The BP Energy outlook published last month, goes into great detail about the changing global energy mix. From some points of view, it is changing rapidly, but objectively, the “energy transition” is going to be gradual, even with the best will in the world. There is a lot of speculation about when “peak demand” for oil will occur: 2040 seems to be a rough guide, however, it is a plateau and gradual decline. No cliff-edge on the horizon.
Show me the money
What struck me about this detailed analysis is that there is a big omission – at least in the publication – maybe not in the analysis – but who knows? This omission is so fundamental to the world economy, it may just be too complicated, or too scary, to put in.
As I pointed out in a previous post or two, there is a very strong correlation between energy and GDP, and the historical norm has been cheap energy, particularly oil. This is in many ways logical – you look for natural resources in the easiest places (geologically at least), and statistically – throwing darts at a dart board will tend hit the big targets first (apologies to all explorationists out there… not making any disparaging remarks about this noble science – but making a mathematical point). Evidence that energy is going to get more expensive would point to lower GDP growth – and given the world’s population and aspirations for better standards of living – that could be a disaster in the making, and certainly not something anyone would want to draw attention to in something as mundane as a Global Energy Review.
The BP Energy Outlook doesn’t (as far as I can see) address the question of the cost of all that oil that is going to peak in 2040… and here I start to disagree strongly with many pundits. Discussing oil supply without discussing cost is like dreaming of your next vacation without worrying about your budget… a nice exercise but ultimately likely to end in disappointment and tears.
Drill baby, drill
Most people are rightly impressed with the fact that the US shale industry is contributing so much oil to the world’s supply. According to the EIA data, the Permian has increased production by 1 million bopd since July 2015. This is a remarkable achievement. A giant deep-water field like Total’s Egina project offshore Nigeria has been almost a decade in the making with a $16bn price tag, and will add roughly 200,000 bopd, which at first blush looks quite expensive.
However, what is truly remarkable about the US shale is that the Permian has not added 1 million bopd since July 2015. In fact it has added a NET 1 million barrels. According to the EIA data, this region has actually added 4,960,000 bopd over this period. Yes, you read that right – 5 million bopd of new production, which is just less than the output of seven of Opec’s members combined (Gabon, EG, Libya, Ecuador, Algeria, Qatar and Venezuela), or roughly the same as the world’s biggest oil field Gwahar in Saudi Arabia.
But yes, you have spotted the problem: in the same period, “legacy” production has declined by circa 4 million bopd. Hence the net increase. The decline rate on legacy production is just under 6% per month, and maybe significantly the decline rate appears to be on an increasing trend.
(non) Risky Business
Its hard to get clean data, but taking an assumption of 20 days per well, or 1.5 wells per rig per month, and using the active rig data we can get an estimate of the number of new wells drilled since July 2015. This is a staggering 12,183 new wells. Applying an average well cost of $5m, this equates to $61 Bn (to be clear, that is Billion) of DrillEx. At 2018 prices, well costs are probably closer to $7.5m, which would be nearer $90 Billion… (NB here I am using DrillEx to cover drilling and fraccing costs). I have no data on what the split is between producing and DUCs – and clearly some percentage are DUCs, but since half the cost is fraccing, the numbers are still impressive.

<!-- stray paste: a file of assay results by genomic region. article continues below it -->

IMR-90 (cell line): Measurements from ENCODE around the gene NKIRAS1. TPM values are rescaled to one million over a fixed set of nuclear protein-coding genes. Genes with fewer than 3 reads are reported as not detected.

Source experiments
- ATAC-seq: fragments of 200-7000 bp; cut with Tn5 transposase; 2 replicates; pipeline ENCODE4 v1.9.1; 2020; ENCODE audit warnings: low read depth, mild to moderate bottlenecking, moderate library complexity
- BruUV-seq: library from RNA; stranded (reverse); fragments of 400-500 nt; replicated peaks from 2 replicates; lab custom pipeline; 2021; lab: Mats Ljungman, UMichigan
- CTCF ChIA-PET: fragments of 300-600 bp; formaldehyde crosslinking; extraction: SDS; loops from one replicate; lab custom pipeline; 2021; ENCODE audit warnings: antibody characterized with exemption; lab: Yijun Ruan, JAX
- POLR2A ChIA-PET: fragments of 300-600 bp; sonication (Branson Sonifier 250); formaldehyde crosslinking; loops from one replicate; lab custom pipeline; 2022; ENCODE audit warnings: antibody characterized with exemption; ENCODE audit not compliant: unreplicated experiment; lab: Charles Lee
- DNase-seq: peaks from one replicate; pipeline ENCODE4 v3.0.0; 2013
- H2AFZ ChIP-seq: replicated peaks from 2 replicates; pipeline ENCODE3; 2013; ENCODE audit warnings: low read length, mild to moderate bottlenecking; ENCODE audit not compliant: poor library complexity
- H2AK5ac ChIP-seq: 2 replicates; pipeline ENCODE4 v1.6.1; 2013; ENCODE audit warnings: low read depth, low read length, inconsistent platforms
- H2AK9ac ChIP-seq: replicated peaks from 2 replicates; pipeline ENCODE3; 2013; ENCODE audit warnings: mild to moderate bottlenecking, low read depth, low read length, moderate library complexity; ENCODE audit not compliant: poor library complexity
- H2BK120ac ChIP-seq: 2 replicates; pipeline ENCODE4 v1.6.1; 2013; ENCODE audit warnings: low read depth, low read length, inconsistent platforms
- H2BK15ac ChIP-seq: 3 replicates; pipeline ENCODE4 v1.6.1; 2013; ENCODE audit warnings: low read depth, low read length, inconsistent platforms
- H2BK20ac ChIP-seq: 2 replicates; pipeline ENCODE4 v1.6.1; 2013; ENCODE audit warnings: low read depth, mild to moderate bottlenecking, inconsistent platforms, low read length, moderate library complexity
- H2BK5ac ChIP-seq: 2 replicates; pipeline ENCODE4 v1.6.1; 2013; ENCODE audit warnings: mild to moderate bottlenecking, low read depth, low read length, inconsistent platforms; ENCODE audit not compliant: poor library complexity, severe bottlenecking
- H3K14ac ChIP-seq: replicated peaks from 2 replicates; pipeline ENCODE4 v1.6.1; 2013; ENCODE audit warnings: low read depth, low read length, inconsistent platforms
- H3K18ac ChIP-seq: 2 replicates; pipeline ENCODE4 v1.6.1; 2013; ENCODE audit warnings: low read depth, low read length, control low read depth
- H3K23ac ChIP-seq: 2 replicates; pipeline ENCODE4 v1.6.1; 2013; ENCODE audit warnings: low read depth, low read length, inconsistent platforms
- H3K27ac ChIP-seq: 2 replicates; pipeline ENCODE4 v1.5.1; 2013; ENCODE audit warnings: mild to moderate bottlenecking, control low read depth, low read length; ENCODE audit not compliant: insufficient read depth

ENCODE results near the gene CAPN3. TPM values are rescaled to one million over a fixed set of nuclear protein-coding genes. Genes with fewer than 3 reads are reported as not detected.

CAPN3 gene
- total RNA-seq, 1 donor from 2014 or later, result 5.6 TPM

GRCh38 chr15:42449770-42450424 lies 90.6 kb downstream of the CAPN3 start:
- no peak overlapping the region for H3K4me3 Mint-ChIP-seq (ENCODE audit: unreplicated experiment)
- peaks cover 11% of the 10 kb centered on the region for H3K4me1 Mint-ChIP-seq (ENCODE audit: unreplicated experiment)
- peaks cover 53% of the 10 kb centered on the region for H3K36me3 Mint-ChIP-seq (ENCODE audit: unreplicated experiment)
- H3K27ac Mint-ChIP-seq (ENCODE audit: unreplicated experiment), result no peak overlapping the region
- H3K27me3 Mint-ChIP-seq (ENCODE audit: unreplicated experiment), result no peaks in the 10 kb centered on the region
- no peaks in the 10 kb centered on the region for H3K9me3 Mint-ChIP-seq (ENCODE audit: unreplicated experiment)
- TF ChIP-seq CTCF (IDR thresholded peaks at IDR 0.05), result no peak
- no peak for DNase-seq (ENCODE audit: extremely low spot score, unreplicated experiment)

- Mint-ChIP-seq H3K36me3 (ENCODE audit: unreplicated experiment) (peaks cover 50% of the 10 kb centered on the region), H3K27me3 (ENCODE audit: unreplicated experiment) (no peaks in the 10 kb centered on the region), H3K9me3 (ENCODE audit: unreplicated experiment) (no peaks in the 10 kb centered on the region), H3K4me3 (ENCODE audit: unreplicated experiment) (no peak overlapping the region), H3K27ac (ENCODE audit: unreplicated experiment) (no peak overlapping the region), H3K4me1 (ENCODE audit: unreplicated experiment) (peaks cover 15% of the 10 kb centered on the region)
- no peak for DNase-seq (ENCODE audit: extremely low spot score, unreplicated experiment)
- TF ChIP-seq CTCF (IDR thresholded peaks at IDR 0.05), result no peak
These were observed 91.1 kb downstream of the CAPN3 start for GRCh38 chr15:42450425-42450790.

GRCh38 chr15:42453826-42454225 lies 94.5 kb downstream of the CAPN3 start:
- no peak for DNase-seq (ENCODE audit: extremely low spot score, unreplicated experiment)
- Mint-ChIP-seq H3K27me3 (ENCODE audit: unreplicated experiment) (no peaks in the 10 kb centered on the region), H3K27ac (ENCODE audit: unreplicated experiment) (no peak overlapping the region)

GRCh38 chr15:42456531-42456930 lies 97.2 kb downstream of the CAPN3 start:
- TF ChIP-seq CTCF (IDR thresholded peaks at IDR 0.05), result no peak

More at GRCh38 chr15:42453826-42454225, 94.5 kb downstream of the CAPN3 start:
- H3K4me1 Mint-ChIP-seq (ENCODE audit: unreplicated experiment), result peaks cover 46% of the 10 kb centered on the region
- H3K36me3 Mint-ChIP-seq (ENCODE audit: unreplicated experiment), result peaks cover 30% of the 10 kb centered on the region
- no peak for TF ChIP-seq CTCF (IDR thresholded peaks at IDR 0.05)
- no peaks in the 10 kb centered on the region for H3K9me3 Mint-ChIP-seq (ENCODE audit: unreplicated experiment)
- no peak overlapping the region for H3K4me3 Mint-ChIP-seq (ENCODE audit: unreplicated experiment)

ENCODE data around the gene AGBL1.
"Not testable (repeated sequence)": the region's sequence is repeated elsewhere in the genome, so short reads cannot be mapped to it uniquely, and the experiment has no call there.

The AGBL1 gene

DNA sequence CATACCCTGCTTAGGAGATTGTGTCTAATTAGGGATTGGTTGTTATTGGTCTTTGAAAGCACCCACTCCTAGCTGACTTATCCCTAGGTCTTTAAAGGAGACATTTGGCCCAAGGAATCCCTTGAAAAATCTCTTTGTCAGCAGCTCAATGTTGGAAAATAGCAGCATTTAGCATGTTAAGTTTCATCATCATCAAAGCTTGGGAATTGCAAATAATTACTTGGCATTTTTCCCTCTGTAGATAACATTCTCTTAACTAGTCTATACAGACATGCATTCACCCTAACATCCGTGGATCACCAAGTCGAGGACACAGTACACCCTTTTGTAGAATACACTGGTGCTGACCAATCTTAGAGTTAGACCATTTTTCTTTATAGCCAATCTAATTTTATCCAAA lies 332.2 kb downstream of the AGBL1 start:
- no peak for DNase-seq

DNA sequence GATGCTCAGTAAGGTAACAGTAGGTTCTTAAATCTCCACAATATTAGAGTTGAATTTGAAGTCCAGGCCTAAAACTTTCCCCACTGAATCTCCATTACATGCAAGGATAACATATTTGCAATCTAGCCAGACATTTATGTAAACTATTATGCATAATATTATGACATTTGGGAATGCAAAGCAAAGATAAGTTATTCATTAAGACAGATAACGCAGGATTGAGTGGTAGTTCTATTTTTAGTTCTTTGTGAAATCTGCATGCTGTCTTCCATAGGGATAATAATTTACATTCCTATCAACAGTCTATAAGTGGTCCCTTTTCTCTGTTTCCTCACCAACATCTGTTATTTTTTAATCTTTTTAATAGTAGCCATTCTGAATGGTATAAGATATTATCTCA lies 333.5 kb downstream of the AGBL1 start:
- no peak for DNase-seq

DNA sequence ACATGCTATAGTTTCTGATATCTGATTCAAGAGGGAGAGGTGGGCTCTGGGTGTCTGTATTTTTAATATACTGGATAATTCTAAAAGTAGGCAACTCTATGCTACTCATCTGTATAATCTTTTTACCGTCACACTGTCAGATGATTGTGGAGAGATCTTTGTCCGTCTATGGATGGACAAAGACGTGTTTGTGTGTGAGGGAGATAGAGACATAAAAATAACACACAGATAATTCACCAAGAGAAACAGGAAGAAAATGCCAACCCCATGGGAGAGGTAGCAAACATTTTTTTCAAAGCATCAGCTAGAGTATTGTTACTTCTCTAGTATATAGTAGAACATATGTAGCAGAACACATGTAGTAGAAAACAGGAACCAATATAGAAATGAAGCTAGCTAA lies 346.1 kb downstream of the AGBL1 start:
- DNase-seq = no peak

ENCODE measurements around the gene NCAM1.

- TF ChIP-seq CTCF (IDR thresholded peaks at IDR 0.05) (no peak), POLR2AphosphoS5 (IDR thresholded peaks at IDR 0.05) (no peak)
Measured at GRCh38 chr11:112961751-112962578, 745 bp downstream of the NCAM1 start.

It takes a bit of working, and an assumption (based on the data) on decline rates – but by taking a point in time – July 2015 when production was 1.87 mmbbls/day and plotting the decline (5.6% per month) in this “legacy production”, compared to the “new production” that has been brought on by this massive Capex injection we can see that there has been the expected positive effect in production ramping up to 2.87 mmbbls/day in February 2018. I then apply the current monthly decline rate (6.1% per month) to the incremental portion of the February 2018 production – simulating a complete halt to drilling and/or completion activity (I am not suggesting this is a realistic scenario of course – just trying to access the EUR). I then let this run to some production/economic cut-off.
The red area – the area between the two curves – is the total incremental production that will have been achieved by the investment of $60-$90 bn. This volume is 2.4bn barrels – which is not a trivial volume of oil, especially when compared to the last decade’s exploration results in conventional oil.
However, it is easy to see that this is expensive oil as it costs somewhere between $25-$40/bbl – just for DrillEx…. Not including land acquisition, corporate overheads, Opex or Abandonment costs.. If you add all that in, corporate break-evens north of $50/bbl look like a minimum.
It is also salient to think that these numbers cover 2015-2017, a period where the industry focused on the “hot” areas, the sweet-spots, using the best tech, the best rigs and crews, benefitting from several years of efficiency and technology gains (which will be difficult to replicate going forwards), and with limited cost inflation. So, it is very hard to see how the cost of production will ever go below this.
Interestingly, research by Al Rajhi Capital – taking a very different approach (working backwards from company accounts) got to a corporate “breakeven” – of $65/bbl, a number that tallies with all the reports of the LTO companies losing money quarter after quarter.